Process control parameters for Skipjack tuna (Katsuwonas pelamis) precooking

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Title: Process control parameters for Skipjack tuna (Katsuwonas pelamis) precooking
Author: Webb, Elizabeth Lynn
Advisors: Dr. Kevin Keener, Committee Member
Dr. James Young, Committee Member
Dr. S. Andrew Hale, Committee Chair
Dr. Brian Farkas, Committee Member
Abstract: The purpose of this research was to define the critical process control parameters that influence texture and yield for the precook unit operation in the commercial canning of Skipjack tuna. To accomplish this goal, the impact of precook temperature and time combinations on the Instrumental Texture Profile Analysis (ITPA) texture parameters, protein state, weight loss, and moisture content of hydrothermally treated tuna loin meat was investigated. It was found that temperature was the primary influence for all ITPA parameters, however time influenced texture when samples were held at 55˚C. Auto proteolysis was suspected at this temperature, as some ITPA parameters declined with increased time. Data from small steamed and small hydrothermally treated samples were compared with data from whole steamed fish to ascertain whether small sample results could be extrapolated to data from whole precooked fish. Weight loss, moisture content, and ITPA values reacted similarly, regardless of experiment method. For all treatments, weight loss and moisture content decreased with increased temperature, and hardness, instantaneous springiness, and retarded springiness increased with increased temperature. Cohesiveness did not vary with temperature. Linear conversion equations were written to predict texture, weight loss, and moisture content results of whole precooked fish from small steamed and small hydrothermal samples. Process inputs which are available from a commercial precooking unit operation were used to model effects of precooking Skipjack tuna. Fuzzy logic, neural network, and multiple linear regression models were written to predict precook time, weight loss, friability, and edible weight of precooked fish from final backbone temperature, frozen weight, and storage time inputs. Both fuzzy logic and neural net models perform better than traditional multiple linear regression models in predicting cook time and weight loss. Friability and edible weight were difficult to quantify with all models, and more data was needed to better quantify these variables.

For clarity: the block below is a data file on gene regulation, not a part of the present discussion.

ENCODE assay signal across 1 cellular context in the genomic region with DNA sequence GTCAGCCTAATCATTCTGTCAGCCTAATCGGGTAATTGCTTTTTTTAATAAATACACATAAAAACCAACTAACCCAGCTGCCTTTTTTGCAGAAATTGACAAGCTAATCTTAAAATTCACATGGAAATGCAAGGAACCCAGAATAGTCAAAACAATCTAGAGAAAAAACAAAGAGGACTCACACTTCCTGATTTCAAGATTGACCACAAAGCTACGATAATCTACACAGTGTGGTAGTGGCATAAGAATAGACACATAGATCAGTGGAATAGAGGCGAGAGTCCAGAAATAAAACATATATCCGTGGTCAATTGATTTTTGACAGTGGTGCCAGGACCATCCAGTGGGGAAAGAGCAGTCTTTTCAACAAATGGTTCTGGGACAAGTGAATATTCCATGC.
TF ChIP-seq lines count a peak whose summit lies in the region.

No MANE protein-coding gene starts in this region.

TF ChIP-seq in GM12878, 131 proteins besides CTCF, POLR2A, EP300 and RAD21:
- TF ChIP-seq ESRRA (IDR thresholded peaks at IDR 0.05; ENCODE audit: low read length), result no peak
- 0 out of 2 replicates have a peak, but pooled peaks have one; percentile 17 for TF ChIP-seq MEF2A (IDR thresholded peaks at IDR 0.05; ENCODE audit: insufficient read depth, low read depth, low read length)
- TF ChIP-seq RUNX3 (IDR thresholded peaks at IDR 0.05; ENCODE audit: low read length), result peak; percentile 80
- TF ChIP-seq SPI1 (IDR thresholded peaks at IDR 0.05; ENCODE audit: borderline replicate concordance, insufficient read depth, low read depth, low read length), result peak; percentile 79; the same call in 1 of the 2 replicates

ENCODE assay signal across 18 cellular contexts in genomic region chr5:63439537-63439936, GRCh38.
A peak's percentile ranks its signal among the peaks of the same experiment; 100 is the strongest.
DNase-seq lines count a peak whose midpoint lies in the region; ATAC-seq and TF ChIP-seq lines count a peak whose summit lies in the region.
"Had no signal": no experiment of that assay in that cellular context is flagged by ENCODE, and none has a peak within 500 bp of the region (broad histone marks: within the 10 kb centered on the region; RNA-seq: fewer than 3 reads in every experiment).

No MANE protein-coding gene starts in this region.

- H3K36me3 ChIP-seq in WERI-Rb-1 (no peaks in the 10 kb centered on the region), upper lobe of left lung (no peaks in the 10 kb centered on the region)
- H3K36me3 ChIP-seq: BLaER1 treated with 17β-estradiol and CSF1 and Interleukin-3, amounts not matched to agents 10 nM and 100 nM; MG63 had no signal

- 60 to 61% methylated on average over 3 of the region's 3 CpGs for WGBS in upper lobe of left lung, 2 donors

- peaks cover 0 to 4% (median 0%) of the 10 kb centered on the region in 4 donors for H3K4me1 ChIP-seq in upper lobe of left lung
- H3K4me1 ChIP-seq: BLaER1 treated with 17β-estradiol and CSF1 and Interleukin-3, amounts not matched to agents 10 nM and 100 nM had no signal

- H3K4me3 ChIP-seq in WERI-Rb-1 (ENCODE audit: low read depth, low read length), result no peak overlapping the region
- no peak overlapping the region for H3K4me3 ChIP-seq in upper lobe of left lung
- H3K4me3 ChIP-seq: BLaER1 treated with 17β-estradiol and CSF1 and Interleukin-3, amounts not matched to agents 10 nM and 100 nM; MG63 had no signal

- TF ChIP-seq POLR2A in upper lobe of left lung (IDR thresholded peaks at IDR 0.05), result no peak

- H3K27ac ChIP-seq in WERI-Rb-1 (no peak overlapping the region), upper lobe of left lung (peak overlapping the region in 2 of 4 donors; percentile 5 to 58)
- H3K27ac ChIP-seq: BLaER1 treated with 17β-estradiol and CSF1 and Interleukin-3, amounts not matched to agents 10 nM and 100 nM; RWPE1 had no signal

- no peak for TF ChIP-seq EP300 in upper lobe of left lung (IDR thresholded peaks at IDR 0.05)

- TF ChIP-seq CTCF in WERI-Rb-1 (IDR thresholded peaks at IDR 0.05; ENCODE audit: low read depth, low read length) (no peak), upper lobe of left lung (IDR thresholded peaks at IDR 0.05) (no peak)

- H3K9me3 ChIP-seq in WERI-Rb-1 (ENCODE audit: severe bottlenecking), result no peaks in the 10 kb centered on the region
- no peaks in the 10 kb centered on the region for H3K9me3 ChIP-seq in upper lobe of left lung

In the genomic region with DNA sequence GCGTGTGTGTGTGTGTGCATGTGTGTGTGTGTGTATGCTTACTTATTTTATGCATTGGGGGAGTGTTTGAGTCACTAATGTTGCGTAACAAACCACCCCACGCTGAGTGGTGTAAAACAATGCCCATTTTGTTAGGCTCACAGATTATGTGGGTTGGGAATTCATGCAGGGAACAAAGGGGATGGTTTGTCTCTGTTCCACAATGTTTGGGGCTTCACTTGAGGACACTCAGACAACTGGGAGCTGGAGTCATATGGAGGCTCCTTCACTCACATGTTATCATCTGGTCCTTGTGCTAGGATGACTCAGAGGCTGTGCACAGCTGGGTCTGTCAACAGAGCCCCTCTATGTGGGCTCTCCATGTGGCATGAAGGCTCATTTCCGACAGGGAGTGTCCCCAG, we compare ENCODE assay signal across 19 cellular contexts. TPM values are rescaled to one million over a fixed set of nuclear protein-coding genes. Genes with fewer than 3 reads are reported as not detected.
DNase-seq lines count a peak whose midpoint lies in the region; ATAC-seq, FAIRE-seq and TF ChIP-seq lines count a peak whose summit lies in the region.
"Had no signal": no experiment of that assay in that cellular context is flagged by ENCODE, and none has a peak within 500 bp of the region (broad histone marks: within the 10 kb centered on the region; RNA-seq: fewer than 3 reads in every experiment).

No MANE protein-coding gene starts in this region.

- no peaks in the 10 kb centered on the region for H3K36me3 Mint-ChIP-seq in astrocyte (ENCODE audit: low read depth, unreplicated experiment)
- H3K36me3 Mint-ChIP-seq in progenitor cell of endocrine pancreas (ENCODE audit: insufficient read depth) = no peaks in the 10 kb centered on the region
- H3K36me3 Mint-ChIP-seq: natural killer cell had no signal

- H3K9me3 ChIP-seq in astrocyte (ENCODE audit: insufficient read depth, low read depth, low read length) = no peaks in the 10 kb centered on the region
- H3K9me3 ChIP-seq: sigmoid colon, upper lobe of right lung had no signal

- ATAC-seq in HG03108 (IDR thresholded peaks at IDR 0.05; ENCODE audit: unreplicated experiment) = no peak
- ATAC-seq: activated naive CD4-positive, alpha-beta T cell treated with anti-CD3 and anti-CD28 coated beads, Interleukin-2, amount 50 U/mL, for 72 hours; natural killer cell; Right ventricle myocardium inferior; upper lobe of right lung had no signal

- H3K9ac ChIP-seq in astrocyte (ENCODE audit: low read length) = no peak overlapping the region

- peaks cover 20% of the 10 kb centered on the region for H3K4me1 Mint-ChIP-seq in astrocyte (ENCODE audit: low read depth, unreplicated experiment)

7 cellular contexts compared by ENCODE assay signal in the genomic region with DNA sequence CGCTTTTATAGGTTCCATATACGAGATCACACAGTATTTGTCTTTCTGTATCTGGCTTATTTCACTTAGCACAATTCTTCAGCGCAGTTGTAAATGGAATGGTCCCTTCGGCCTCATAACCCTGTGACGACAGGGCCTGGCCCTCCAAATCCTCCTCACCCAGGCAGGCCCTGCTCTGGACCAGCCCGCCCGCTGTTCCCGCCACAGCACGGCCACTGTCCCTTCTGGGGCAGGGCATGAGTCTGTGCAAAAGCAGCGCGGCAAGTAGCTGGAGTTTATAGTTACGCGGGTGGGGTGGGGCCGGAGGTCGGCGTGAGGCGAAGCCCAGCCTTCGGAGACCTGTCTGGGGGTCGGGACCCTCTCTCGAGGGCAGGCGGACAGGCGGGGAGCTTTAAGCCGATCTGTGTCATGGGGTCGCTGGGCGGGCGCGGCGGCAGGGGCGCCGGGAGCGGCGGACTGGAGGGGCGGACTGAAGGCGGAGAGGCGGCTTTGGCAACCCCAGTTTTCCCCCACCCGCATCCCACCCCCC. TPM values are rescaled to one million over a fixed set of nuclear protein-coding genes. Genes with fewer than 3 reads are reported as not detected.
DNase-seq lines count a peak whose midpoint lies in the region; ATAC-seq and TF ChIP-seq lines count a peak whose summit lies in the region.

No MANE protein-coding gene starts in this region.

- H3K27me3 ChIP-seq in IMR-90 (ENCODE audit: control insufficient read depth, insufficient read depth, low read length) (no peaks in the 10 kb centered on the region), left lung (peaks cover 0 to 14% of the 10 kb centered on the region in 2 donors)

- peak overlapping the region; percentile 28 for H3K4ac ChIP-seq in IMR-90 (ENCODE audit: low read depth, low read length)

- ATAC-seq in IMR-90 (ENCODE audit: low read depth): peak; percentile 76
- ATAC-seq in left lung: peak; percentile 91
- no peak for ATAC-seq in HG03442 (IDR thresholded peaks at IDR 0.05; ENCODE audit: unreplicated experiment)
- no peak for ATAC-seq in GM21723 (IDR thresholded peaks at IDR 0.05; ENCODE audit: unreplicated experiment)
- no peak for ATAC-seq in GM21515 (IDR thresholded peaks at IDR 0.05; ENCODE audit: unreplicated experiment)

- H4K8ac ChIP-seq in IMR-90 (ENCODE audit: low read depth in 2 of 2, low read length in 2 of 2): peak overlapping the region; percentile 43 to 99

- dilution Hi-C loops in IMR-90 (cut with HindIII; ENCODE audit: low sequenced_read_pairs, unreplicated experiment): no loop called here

Date: 2003-11-20
Degree: PhD
Discipline: Biological and Agricultural Engineering

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